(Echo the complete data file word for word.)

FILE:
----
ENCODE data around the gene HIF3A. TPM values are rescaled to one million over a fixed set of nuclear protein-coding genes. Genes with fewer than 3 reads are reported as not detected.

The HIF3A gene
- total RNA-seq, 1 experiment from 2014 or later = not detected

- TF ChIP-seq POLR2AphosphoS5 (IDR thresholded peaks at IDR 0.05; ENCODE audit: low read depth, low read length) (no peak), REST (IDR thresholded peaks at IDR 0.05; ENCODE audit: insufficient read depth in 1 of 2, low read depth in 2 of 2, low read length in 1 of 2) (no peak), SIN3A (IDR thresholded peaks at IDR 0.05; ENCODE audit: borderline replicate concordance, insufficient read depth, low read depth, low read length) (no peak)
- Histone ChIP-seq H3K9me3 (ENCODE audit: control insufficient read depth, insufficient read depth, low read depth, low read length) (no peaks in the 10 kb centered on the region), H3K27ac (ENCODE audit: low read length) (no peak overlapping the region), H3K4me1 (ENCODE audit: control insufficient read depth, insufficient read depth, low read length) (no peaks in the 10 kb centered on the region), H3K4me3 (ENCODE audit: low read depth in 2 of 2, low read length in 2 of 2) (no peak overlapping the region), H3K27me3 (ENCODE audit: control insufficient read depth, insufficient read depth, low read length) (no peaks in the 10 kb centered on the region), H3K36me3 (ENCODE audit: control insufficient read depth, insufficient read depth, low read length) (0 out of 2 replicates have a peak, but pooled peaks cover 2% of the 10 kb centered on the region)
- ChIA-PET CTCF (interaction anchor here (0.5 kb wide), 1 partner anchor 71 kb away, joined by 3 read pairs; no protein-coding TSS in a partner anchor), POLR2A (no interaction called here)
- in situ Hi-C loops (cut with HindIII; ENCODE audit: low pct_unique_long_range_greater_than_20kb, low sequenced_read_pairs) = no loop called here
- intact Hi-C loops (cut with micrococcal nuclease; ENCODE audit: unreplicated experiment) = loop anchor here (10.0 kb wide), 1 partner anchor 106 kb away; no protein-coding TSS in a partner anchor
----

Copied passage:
ENCODE data around the gene HIF3A. TPM values are rescaled to one million over a fixed set of nuclear protein-coding genes. Genes with fewer than 3 reads are reported as not detected.

The HIF3A gene
- total RNA-seq, 1 experiment from 2014 or later = not detected

- TF ChIP-seq POLR2AphosphoS5 (IDR thresholded peaks at IDR 0.05; ENCODE audit: low read depth, low read length) (no peak), REST (IDR thresholded peaks at IDR 0.05; ENCODE audit: insufficient read depth in 1 of 2, low read depth in 2 of 2, low read length in 1 of 2) (no peak), SIN3A (IDR thresholded peaks at IDR 0.05; ENCODE audit: borderline replicate concordance, insufficient read depth, low read depth, low read length) (no peak)
- Histone ChIP-seq H3K9me3 (ENCODE audit: control insufficient read depth, insufficient read depth, low read depth, low read length) (no peaks in the 10 kb centered on the region), H3K27ac (ENCODE audit: low read length) (no peak overlapping the region), H3K4me1 (ENCODE audit: control insufficient read depth, insufficient read depth, low read length) (no peaks in the 10 kb centered on the region), H3K4me3 (ENCODE audit: low read depth in 2 of 2, low read length in 2 of 2) (no peak overlapping the region), H3K27me3 (ENCODE audit: control insufficient read depth, insufficient read depth, low read length) (no peaks in the 10 kb centered on the region), H3K36me3 (ENCODE audit: control insufficient read depth, insufficient read depth, low read length) (0 out of 2 replicates have a peak, but pooled peaks cover 2% of the 10 kb centered on the region)
- ChIA-PET CTCF (interaction anchor here (0.5 kb wide), 1 partner anchor 71 kb away, joined by 3 read pairs; no protein-coding TSS in a partner anchor), POLR2A (no interaction called here)
- in situ Hi-C loops (cut with HindIII; ENCODE audit: low pct_unique_long_range_greater_than_20kb, low sequenced_read_pairs) = no loop called here
- intact Hi-C loops (cut with micrococcal nuclease; ENCODE audit: unreplicated experiment) = loop anchor here (10.0 kb wide), 1 partner anchor 106 kb away; no protein-coding TSS in a partner anchor